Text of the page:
Saturday, December 4, 2010

Canning Salsa (Roasted Jalapeno)

**2015 UPDATE: When this post was originally created, I was using a steamer for this tutorial.  Since then the FDA has deemed steamers unfit for healthy canning practices, since the necessary internal temperature for killing bacteria and microorganisms is harder to regulate in a steam canner.  Please be advised that you should use a hot water bath canner.

This was my first year canning salsa.
I've never liked my moms recipe (or anyone elses for that matter), but I found this recipe on Sweet Basil, and it sounded like it was worth a try.

After making one batch I decided it was way too much work.
But then we went through two jars in less than a week.  So... I made some more.  A lot more.  And I think I might just have to do it every year now.

With that said, keep in mind that this isn't the easiest or quickest canning project - but it is SO SO good.
Roasted Jalapeno Salsa

6 lbs. ripe Roma tomatoes
2 jalapenos
1 large white onion
16 cloves garlic
1 1/3 c. chopped cilantro
4 generous tsp. salt
3 Tbsp. cider vinegar
Yield: ~10 cups

Start by rinsing your tomatoes.

Line 2 rimmed cookie sheets with foil.

Cut out the top portion of each tomato and place on the foil.

Cut the stems off of the jalapenos and place them on the foil.

6 pounds should just about fill up two cookies sheets (I used one large and one regular size).
The tomato to jalapeno ratio doesn't quiet look right at this point; don;t worry.  You are going to be significantly decreasing the liquid in the tomatoes.  It'll all work out in the end.

Position your oven rack to the top position, and place tomatoes (one cookie sheet at a time) under the broiler for 6 minutes; or until darkened with blackened spots and splitting skins:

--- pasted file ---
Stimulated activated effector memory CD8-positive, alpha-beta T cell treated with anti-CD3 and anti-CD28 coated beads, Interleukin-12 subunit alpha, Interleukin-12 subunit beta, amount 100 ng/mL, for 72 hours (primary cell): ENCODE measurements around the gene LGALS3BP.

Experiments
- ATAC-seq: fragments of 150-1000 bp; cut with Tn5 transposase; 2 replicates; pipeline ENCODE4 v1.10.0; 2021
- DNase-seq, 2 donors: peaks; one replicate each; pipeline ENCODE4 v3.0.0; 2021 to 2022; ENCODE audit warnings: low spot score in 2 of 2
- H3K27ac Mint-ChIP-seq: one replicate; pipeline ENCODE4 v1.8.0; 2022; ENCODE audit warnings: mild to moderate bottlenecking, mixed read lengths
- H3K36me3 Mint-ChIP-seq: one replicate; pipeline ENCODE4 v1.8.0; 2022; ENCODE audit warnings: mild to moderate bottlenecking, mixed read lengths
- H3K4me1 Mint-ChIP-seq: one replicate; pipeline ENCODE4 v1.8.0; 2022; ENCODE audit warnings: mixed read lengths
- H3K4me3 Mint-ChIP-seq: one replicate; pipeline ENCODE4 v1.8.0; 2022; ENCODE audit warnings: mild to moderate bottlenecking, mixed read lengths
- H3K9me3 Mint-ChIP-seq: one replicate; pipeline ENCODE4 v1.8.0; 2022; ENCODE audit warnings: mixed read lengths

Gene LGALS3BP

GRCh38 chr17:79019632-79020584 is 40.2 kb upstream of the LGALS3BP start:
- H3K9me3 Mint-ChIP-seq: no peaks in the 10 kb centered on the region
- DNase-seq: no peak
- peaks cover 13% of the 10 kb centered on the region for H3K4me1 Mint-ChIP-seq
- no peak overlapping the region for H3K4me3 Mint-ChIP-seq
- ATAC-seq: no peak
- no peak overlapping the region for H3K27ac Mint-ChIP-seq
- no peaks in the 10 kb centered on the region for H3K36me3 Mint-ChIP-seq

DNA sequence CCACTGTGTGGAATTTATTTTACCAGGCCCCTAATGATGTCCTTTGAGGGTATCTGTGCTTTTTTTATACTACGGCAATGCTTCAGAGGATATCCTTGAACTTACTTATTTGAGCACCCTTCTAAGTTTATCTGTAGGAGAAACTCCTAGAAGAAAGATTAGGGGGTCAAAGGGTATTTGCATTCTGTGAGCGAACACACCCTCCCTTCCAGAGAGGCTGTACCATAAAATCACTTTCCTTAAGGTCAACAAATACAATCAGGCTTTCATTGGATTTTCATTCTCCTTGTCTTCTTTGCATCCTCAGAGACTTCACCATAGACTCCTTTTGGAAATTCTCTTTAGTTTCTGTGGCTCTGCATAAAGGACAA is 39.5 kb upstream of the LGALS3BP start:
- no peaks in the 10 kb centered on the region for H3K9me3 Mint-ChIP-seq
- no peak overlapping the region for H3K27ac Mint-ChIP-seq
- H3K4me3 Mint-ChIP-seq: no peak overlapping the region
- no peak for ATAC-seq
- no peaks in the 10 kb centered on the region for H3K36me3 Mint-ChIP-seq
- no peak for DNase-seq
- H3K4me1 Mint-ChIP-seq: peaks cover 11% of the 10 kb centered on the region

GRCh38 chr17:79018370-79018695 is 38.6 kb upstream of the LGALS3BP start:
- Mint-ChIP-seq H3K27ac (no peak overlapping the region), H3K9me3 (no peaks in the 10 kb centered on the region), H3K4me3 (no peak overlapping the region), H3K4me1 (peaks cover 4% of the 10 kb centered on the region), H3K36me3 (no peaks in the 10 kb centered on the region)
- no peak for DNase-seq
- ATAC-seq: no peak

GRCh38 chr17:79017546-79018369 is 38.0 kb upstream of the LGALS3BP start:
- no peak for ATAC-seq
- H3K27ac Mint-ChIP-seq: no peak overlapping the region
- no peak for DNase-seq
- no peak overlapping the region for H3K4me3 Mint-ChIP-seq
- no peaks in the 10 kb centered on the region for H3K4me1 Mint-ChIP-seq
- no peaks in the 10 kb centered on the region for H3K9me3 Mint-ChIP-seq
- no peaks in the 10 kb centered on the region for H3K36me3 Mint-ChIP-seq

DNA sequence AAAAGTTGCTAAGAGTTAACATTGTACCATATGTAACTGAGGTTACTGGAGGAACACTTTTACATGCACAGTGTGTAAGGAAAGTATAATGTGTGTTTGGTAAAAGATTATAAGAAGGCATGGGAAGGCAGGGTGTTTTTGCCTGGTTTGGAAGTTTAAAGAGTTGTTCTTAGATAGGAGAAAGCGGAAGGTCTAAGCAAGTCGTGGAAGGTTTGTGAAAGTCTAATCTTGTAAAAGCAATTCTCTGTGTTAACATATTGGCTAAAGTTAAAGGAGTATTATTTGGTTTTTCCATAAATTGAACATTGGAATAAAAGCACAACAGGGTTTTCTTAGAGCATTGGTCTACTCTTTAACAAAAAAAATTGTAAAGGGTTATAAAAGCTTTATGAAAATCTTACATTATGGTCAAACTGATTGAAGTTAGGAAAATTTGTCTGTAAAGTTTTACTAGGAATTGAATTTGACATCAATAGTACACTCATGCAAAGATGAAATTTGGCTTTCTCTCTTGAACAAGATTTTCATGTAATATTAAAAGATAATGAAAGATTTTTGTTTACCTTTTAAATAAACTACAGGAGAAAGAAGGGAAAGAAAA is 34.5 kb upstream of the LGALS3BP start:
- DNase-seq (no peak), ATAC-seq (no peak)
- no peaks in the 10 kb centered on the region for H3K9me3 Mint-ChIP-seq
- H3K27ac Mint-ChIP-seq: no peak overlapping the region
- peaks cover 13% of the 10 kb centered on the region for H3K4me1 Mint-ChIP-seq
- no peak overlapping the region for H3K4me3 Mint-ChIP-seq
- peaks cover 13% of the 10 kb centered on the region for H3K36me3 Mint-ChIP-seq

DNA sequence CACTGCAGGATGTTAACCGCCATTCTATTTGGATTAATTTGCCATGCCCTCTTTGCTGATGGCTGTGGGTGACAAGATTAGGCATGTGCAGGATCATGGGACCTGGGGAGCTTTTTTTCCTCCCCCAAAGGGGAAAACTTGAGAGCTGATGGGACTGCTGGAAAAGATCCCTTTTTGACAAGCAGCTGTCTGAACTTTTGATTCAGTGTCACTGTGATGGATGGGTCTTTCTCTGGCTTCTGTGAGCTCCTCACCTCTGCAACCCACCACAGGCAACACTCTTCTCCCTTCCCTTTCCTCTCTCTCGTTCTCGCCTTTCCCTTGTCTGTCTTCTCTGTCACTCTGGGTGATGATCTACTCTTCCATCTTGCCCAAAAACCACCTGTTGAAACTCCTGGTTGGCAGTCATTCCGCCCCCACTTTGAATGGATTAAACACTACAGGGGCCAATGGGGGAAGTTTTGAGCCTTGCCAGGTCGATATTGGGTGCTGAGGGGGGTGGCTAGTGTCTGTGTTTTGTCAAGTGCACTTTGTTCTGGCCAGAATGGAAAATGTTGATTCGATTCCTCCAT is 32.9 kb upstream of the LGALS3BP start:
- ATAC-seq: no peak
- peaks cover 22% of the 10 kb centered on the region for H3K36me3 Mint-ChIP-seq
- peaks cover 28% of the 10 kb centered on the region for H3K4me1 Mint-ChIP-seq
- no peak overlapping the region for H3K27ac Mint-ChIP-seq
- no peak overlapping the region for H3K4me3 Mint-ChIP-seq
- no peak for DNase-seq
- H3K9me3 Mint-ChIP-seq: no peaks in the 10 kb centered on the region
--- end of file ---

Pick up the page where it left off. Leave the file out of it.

Turn tomatoes and jalapenos over and broil for an additional 6 minutes on the other side.

Meanwhile, smash garlic cloves and remove the skins.
Slice onions in thin strips.

When tomatoes are done under the broiler, there will be a significant amount of liquid in the bottom of the cookie sheets.  Use a turkey baster to suck it all up (no need to reserve it).

When all tomatoes are done, turn the oven down to 425.
Equally distribute the onions and garlic over both cookie sheets.

Place both sheets (if they will fit) in oven and bake for 15 minutes.
Take out and set aside to cool.

While cooling, suck up any additional juices with the turkey baster.
Gather all jalapenos (whole), onions and garlic cloves and place in a food processor.  Pulse to desired consistency (I like mine pretty fine, as you'll see later on).

When tomatoes are cool enough to handle, individually peel the skin away from each one.

Now hold it over a 'trash bowl', and squeeze the remaining juices out of it.

You should be left with something like this:

Continue skinning and de-juicing tomatoes, laying aside the flesh.

Now, take your pulsed jalapenos, onions and garlic, and place them in a large pan.

Use a food chopper and rough chop the tomatoes.
As it cooks, they will break apart, so don't worry about getting some big chunks in there.

Add the chopped tomatoes to the pan as you go.

**I found that this rubber scraper worked wonders during this project, just FYI.

You should be left with almost equal portions of skin and juice as you will of actual salsa by the time you are done (remember how the jalapenos didn't quiet match up before?